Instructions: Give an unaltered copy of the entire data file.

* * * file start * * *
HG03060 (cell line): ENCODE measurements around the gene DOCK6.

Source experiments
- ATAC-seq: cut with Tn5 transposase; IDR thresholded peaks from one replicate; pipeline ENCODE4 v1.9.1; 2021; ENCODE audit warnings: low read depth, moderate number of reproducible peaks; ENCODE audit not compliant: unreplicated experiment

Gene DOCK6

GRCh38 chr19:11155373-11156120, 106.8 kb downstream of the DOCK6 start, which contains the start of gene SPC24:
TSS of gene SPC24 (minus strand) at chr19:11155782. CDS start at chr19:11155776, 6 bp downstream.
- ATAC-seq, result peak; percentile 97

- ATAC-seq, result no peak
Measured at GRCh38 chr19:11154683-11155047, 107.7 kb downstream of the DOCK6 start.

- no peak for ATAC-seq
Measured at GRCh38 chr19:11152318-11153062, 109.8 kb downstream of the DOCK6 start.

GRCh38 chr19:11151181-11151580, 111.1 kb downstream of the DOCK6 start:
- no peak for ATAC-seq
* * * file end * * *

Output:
HG03060 (cell line): ENCODE measurements around the gene DOCK6.

Source experiments
- ATAC-seq: cut with Tn5 transposase; IDR thresholded peaks from one replicate; pipeline ENCODE4 v1.9.1; 2021; ENCODE audit warnings: low read depth, moderate number of reproducible peaks; ENCODE audit not compliant: unreplicated experiment

Gene DOCK6

GRCh38 chr19:11155373-11156120, 106.8 kb downstream of the DOCK6 start, which contains the start of gene SPC24:
TSS of gene SPC24 (minus strand) at chr19:11155782. CDS start at chr19:11155776, 6 bp downstream.
- ATAC-seq, result peak; percentile 97

- ATAC-seq, result no peak
Measured at GRCh38 chr19:11154683-11155047, 107.7 kb downstream of the DOCK6 start.

- no peak for ATAC-seq
Measured at GRCh38 chr19:11152318-11153062, 109.8 kb downstream of the DOCK6 start.

GRCh38 chr19:11151181-11151580, 111.1 kb downstream of the DOCK6 start:
- no peak for ATAC-seq